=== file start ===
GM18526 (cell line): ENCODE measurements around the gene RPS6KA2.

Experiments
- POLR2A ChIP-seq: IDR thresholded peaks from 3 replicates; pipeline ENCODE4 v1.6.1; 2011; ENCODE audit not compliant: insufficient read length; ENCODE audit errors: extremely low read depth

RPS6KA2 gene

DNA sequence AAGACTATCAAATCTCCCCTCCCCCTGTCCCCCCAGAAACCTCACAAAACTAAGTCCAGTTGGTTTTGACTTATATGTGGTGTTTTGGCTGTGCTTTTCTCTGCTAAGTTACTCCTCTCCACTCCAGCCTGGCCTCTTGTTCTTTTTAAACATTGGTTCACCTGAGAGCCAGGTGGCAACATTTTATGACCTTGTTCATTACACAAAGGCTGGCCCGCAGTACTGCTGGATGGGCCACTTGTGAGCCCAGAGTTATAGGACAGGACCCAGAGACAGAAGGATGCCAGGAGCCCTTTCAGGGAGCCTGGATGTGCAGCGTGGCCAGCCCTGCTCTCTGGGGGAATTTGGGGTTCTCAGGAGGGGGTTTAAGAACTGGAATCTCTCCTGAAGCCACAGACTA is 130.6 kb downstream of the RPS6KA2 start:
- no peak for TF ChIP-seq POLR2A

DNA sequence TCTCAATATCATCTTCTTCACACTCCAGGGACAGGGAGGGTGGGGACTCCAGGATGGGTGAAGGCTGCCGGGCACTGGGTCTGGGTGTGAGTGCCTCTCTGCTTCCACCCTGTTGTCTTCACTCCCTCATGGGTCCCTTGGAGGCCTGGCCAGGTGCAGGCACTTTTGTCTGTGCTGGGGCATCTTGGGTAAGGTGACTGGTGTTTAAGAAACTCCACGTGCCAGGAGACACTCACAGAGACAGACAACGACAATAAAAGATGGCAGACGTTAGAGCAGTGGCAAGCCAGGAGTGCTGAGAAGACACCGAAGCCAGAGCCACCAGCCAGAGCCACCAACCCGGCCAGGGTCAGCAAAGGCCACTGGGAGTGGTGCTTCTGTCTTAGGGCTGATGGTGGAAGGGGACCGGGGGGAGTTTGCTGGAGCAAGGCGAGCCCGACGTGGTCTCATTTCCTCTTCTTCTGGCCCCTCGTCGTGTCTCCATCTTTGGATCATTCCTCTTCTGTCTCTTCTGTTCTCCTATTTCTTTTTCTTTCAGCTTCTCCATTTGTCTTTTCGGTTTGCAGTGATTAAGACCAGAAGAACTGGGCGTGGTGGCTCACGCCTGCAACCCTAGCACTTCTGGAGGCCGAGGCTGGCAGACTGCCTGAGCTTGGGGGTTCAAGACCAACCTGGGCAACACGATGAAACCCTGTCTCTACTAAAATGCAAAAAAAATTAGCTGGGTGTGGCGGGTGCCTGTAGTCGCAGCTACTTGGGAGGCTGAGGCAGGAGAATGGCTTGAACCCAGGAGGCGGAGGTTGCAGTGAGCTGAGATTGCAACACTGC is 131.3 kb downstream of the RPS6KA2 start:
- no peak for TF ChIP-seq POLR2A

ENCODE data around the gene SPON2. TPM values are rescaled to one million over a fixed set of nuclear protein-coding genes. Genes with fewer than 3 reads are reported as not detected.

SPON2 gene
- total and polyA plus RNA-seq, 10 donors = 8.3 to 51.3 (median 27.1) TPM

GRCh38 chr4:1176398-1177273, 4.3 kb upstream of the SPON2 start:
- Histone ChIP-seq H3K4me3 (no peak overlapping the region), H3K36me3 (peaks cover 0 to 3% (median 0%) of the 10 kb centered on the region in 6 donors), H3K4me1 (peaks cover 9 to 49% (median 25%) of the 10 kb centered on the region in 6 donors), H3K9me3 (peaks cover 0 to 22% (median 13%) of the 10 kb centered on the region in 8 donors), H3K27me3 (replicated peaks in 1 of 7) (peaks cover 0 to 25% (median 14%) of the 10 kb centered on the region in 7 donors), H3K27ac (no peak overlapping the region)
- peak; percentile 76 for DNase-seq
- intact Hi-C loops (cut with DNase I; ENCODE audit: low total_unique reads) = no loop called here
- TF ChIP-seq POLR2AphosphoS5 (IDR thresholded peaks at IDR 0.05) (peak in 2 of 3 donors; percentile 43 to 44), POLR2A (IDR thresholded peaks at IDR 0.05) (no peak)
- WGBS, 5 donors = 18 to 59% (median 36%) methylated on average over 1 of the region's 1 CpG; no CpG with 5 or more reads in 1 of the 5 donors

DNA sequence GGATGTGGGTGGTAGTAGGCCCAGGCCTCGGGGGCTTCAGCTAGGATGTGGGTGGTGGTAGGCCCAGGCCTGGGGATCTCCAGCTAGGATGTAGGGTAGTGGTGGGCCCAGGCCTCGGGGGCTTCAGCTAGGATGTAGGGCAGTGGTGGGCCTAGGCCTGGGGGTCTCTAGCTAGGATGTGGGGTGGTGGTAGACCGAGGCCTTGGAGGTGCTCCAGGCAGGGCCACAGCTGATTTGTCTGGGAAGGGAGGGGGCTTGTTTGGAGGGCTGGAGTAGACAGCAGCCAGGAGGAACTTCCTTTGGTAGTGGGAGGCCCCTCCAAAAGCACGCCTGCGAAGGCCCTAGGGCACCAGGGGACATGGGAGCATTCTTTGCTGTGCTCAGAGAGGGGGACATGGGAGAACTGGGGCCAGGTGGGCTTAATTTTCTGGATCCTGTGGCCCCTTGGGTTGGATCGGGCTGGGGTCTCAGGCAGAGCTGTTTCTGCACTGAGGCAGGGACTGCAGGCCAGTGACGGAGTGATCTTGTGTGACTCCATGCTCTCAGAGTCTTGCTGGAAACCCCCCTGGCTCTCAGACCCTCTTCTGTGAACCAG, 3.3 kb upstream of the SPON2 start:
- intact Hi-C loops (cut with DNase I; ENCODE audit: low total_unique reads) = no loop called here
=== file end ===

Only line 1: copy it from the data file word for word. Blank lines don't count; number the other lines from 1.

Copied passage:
GM18526 (cell line): ENCODE measurements around the gene RPS6KA2.